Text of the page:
Track listing

Got Your Tongue
01 Tom Verlaine (12" single 1989)
02 Octopus Jr. (b-side of Tom Verlaine')
03 Remember What It Is That You Love (single 1990)
04 Push Comes To Shove (b-side of 'Remember What It Is That You Love')
05 (Thought I'd Died) And Gone To Heaven (b-side of 'Remember What It Is That You Love')
06 Place With A Name (single 1990)
07 Concrete (b-side of 'Place With A Name')
08 Pass Away (b-side of 'Place With A Name') 
09 Strange Kind Of Love (split single with Cud 1990)
10 Rocks Off (from 'Stoned Again - A Tribute To The Stones' 1990)
11 I Must Have Been Blind (b-side of 'Colour Me Grey' 1991)
12 Jesus Christ (single 1991)

Track listing

Has Nine Lives
01 What We Talk About When We Talk About Love (b-side of 'Steamroller' 1992)
02 Across The Universe (b-side of 'Steamroller' 1992)
03 Kolombus (from free 7" single with 'Furthest From The Sun' 1992)
04 Montague Terrace (from free 7" single with 'Furthest From The Sun' 1992)
05 Atmospheric Road (b-side of 'Airplane Gardens' 1993)
06 Mount Pleasant (Mark Goodier session 1993)
07 Prog 4 (b-side of 'Springing The Atom' 1993)
08 Happy To Be Here (b-side of 'Springing The Atom')
09 Lean On Me I Won't Fall Over (guest on single by Carter U.S.M. 1994)

Track listing

Out Of The Bag
01 Unwieldy World (b-side of 'Wonderful Excuse' 1994)
02 Counting Crosses (b-side of 'Wonderful Excuse' 1994)
03 Sign Of The Bloodcell (b-side of 'Wonderful Excuse' 1994)
04 Propeller Blades (b-side of 'Wonderful Excuse' 1994)     
05 Bring Me The Head Of Michael Portillo (b-side of 'Goldenbook' 1994)
06 Gone To Heaven (b-side of 'Goldenbook' CD single 1994)
07 Old Faithful (b-side of 'Goldenbook' 7" single 1994)
08 Goldenboot (b-side of 'Goldenbook' 7" single 1994) 
09 Ace Of Cups (previously unreleased)
10 Snowplough (previously unreleased)
11 Taking Your Sister Home (previously unreleased)             

Enjoy / Enjoy

Friday, 20 November 2020

Larry Coryell - ...and on guitar (1976)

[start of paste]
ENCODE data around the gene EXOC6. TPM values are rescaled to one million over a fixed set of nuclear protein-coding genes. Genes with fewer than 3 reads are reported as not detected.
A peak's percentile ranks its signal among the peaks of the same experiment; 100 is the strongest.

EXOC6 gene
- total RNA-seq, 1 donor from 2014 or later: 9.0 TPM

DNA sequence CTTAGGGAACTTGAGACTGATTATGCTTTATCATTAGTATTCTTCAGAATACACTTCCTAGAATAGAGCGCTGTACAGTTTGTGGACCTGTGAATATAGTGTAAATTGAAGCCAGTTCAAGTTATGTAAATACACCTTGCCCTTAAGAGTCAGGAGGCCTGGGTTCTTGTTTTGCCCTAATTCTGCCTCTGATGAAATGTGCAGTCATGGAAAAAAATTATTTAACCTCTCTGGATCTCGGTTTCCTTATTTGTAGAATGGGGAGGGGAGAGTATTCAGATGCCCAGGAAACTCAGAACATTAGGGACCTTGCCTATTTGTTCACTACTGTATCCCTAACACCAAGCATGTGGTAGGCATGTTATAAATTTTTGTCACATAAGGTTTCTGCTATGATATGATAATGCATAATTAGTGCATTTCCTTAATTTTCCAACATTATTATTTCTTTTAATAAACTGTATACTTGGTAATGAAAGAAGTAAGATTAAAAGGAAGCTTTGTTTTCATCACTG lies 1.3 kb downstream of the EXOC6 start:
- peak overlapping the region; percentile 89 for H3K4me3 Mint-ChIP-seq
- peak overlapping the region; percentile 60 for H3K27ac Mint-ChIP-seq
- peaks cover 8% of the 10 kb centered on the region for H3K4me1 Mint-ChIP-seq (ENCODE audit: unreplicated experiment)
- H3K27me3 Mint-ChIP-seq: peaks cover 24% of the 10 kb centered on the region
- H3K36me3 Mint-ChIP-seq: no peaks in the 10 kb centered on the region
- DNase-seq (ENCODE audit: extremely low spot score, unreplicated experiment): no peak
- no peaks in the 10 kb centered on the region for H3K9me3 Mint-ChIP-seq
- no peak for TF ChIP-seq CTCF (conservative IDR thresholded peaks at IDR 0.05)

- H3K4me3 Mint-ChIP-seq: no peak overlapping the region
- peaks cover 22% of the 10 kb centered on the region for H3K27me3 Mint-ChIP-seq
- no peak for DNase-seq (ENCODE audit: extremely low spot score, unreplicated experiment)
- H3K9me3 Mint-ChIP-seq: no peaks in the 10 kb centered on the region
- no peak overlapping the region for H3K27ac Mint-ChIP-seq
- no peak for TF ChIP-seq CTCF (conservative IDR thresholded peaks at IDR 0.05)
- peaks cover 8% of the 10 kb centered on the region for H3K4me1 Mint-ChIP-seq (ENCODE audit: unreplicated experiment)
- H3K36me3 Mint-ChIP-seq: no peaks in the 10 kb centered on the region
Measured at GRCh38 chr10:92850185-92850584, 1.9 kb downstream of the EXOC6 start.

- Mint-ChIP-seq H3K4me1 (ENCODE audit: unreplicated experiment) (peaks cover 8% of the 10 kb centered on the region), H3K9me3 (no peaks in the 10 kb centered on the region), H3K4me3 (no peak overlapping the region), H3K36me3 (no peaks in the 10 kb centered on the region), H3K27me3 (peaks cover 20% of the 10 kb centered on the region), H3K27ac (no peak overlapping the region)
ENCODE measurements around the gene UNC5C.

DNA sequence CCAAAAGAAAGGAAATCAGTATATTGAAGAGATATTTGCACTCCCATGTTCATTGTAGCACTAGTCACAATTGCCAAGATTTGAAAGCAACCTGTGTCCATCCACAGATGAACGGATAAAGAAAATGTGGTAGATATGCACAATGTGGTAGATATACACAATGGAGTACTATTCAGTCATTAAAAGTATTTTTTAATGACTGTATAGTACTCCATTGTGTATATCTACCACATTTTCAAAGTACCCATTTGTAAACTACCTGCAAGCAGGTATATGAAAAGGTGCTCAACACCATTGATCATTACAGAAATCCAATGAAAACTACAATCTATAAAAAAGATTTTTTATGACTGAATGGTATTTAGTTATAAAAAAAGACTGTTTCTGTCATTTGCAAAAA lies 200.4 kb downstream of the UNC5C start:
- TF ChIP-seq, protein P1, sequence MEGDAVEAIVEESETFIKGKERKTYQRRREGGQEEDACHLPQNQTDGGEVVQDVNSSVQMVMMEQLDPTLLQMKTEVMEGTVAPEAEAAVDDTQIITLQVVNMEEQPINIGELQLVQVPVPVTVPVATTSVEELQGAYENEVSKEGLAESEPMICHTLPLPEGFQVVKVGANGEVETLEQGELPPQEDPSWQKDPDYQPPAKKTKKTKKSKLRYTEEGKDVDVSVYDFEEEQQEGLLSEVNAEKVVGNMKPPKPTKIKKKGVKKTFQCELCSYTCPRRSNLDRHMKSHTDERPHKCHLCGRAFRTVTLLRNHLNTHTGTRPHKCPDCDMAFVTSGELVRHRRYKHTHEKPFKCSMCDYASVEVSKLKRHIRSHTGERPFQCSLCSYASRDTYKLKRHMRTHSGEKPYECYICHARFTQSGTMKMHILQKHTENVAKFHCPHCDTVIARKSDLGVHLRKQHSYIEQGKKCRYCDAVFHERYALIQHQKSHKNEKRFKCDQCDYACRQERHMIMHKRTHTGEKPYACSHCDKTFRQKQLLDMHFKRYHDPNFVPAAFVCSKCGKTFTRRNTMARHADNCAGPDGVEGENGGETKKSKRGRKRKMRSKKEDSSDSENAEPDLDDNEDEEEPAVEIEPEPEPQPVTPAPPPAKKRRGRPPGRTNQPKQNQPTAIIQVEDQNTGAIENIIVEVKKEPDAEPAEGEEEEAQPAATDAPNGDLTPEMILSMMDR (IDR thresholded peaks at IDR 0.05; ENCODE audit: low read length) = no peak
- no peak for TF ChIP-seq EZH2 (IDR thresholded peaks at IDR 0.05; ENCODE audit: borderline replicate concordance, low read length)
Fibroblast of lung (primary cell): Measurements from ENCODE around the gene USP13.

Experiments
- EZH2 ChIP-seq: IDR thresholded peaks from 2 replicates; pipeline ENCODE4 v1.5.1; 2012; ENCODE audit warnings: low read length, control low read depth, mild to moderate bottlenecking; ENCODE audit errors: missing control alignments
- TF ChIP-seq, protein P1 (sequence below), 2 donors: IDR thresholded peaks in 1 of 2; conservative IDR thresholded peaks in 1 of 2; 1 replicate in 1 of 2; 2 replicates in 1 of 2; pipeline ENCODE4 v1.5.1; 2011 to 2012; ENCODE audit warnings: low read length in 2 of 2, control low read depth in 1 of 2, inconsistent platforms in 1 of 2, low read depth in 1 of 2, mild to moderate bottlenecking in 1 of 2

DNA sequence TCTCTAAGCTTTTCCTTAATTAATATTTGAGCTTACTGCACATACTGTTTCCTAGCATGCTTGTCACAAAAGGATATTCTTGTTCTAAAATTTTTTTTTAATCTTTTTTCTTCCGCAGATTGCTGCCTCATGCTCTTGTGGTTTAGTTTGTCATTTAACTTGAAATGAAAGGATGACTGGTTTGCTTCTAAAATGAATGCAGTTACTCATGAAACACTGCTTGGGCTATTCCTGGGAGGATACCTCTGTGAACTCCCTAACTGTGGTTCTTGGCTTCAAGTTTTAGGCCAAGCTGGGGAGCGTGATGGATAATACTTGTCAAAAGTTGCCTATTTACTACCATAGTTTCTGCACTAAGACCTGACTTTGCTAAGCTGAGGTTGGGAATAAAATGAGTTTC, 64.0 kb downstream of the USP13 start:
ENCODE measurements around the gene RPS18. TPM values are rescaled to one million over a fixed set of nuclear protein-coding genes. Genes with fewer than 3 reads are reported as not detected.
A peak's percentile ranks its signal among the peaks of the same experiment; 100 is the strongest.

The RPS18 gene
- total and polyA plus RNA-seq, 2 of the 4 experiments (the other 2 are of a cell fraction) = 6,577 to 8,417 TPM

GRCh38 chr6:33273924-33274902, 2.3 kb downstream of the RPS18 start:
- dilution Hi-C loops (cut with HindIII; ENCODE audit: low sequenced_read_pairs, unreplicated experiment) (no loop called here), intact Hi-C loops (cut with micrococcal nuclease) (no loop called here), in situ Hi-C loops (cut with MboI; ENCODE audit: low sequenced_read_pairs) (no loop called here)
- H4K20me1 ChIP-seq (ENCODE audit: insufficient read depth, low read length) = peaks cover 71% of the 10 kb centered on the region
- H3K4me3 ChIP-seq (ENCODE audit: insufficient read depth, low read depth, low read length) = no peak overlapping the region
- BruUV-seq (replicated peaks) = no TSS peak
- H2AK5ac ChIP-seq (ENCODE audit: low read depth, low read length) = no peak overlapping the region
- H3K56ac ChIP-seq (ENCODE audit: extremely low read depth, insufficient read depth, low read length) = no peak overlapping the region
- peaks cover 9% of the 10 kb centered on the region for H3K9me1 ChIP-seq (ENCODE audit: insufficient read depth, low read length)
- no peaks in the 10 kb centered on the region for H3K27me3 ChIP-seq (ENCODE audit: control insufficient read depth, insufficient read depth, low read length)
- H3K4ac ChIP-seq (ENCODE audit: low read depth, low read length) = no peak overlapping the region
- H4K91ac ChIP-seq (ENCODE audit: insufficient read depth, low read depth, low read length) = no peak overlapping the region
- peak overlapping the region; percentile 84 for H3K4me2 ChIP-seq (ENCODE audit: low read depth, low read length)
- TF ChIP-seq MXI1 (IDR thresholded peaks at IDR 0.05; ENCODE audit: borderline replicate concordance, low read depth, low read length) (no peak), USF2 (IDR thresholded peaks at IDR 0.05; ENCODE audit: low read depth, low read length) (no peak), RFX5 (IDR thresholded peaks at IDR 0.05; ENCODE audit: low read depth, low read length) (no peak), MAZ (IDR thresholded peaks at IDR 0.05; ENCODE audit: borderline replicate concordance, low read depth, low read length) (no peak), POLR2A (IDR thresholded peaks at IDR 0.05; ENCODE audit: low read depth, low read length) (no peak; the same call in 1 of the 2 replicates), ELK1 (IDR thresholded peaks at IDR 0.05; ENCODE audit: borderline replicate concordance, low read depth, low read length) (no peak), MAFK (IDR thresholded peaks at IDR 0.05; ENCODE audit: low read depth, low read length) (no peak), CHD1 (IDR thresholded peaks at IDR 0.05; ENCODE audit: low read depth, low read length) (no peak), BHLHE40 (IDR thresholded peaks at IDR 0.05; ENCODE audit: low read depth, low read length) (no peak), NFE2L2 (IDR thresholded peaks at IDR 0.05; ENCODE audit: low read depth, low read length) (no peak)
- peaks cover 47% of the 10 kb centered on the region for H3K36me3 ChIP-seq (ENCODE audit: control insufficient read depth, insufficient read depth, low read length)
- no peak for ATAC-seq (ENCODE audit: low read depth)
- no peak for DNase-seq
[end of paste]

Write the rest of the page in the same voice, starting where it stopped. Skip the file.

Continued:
Larry Coryell was born Lorenz Albert Van DeLinder III in April 1943 in Galveston, Texas, and was encouraged by his mother to learn piano when he was four years old. In his teens he switched to guitar, and after his family moved to Richland, Washington, he took lessons from a teacher who lent him albums by Les Paul, Johnny Smith, Barney Kessel, and Tal Farlow. He graduated from Richland High School, where he played in local bands the Jailers, the Rumblers, the Royals, and the Flames, and after that he moved to Seattle to attend the University of Washington. In September 1965, he moved to New York City, and his first major excursion into professional music was when he replaced guitarist Gábor Szabó in Chico Hamilton's quintet. In 1967–68, he recorded with Gary Burton, and during the mid-1960's he played with the Free Spirits, his first recorded band. In the eary 70's he led the group Foreplay with Mike Mandel, although the albums from this period, 'Barefoot Boy', 'Offering', and 'The Real Great Escape', were credited only to Larry Coryell, but he also lent his guitar skills to albums by Herbie Mann, Jim Pepper, and Leon Thomas, as well as showing that he didn't just play jazz by appearing with Jimmy Webb on his 1971 'And So: On' record. He formed his best-known band The Eleventh House in 1973, and recorded a number of well-received albums with them, and at the same time also managed to fit in guest appearances on records from Michael Urbaniak, Lenny White, and Larry Young. In 1979 he formed The Guitar Trio with John McLaughlin and Paco de Lucia, and the group toured Europe briefly, but in early 1980, his drug addiction led to his being replaced by Al Di Meola. Coryell died of heart failure on February 19, 2017, in a New York City hotel room at the age of 73. He had performed at the Iridium jazz club in Manhattan on the preceding two days. There were too many great tracks from him to cut them down to a single album, so this is a double disc post, with seven shorter pieces on Disc One, and Disc Two including a couple of extended workouts.